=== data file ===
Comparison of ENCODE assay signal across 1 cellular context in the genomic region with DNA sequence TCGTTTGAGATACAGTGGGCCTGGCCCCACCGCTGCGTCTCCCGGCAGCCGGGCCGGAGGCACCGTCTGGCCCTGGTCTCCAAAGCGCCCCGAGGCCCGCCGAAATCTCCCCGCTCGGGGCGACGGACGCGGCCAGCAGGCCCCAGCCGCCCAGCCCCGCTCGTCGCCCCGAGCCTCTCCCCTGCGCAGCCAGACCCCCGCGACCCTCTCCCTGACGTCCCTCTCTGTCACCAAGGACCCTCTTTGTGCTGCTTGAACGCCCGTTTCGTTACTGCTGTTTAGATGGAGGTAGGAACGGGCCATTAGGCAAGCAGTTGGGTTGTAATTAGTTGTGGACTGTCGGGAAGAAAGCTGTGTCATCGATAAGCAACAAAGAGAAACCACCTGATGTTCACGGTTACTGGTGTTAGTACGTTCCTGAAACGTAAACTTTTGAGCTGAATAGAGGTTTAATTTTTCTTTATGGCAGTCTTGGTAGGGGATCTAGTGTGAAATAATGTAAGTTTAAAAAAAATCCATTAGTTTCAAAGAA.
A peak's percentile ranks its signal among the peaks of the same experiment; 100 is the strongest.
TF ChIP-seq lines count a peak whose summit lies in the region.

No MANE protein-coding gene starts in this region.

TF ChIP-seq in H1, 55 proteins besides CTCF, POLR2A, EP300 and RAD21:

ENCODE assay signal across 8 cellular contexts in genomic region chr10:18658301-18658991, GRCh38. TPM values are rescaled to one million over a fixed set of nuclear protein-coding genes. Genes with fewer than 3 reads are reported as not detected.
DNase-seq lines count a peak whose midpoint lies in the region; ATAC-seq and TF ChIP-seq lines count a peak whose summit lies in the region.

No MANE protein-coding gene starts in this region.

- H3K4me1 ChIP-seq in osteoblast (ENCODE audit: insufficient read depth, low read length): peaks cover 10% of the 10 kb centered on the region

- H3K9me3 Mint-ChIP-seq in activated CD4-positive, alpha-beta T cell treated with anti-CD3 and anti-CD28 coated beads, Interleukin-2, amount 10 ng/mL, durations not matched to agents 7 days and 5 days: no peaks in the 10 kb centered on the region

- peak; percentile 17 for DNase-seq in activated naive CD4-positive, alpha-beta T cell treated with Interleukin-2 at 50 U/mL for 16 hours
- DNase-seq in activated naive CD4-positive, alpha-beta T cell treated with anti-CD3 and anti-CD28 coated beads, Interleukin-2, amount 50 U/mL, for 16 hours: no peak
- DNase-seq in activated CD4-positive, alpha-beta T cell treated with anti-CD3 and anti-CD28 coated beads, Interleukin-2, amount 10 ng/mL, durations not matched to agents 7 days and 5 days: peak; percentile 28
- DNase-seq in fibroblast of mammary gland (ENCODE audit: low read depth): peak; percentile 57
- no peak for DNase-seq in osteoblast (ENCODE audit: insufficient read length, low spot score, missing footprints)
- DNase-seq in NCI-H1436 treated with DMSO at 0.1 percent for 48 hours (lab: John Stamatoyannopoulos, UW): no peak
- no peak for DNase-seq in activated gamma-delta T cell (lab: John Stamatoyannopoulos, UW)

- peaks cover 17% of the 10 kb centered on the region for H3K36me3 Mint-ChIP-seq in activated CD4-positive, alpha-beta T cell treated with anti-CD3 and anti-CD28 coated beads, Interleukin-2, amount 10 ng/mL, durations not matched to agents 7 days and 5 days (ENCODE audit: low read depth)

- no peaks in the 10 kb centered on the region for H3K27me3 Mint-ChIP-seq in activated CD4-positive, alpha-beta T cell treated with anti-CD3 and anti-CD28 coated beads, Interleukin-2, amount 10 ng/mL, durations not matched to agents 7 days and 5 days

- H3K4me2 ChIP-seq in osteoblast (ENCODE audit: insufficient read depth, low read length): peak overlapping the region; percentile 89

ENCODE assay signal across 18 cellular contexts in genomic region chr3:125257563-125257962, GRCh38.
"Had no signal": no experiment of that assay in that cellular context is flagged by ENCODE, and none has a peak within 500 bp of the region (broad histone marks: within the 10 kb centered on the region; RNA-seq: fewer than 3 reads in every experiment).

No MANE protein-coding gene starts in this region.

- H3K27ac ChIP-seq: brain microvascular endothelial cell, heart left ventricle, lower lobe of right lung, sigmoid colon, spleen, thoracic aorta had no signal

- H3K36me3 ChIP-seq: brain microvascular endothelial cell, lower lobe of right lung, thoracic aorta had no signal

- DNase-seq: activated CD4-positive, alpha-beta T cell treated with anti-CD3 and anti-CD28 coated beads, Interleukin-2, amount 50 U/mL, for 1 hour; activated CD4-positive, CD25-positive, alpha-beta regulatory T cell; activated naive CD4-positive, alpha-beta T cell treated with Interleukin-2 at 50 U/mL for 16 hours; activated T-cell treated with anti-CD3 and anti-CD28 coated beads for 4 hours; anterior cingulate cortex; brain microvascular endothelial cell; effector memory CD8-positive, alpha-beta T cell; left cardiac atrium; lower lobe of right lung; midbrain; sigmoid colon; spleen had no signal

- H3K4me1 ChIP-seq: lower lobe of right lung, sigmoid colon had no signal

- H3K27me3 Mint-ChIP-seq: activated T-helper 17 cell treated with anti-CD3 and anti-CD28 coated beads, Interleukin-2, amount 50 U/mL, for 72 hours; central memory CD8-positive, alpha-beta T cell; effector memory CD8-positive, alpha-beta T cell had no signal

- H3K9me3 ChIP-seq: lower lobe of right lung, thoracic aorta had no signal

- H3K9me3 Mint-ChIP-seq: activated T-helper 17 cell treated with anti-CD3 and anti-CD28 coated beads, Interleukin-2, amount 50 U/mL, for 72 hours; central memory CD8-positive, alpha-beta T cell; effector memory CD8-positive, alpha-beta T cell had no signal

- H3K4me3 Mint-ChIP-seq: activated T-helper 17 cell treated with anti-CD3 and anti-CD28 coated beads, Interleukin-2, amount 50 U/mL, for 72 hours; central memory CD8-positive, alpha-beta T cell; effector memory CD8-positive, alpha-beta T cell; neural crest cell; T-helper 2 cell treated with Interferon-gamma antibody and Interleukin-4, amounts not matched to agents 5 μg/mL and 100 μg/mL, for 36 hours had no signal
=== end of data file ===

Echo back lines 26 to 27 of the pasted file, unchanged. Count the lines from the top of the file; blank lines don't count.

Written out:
- DNase-seq: activated CD4-positive, alpha-beta T cell treated with anti-CD3 and anti-CD28 coated beads, Interleukin-2, amount 50 U/mL, for 1 hour; activated CD4-positive, CD25-positive, alpha-beta regulatory T cell; activated naive CD4-positive, alpha-beta T cell treated with Interleukin-2 at 50 U/mL for 16 hours; activated T-cell treated with anti-CD3 and anti-CD28 coated beads for 4 hours; anterior cingulate cortex; brain microvascular endothelial cell; effector memory CD8-positive, alpha-beta T cell; left cardiac atrium; lower lobe of right lung; midbrain; sigmoid colon; spleen had no signal

- H3K4me1 ChIP-seq: lower lobe of right lung, sigmoid colon had no signal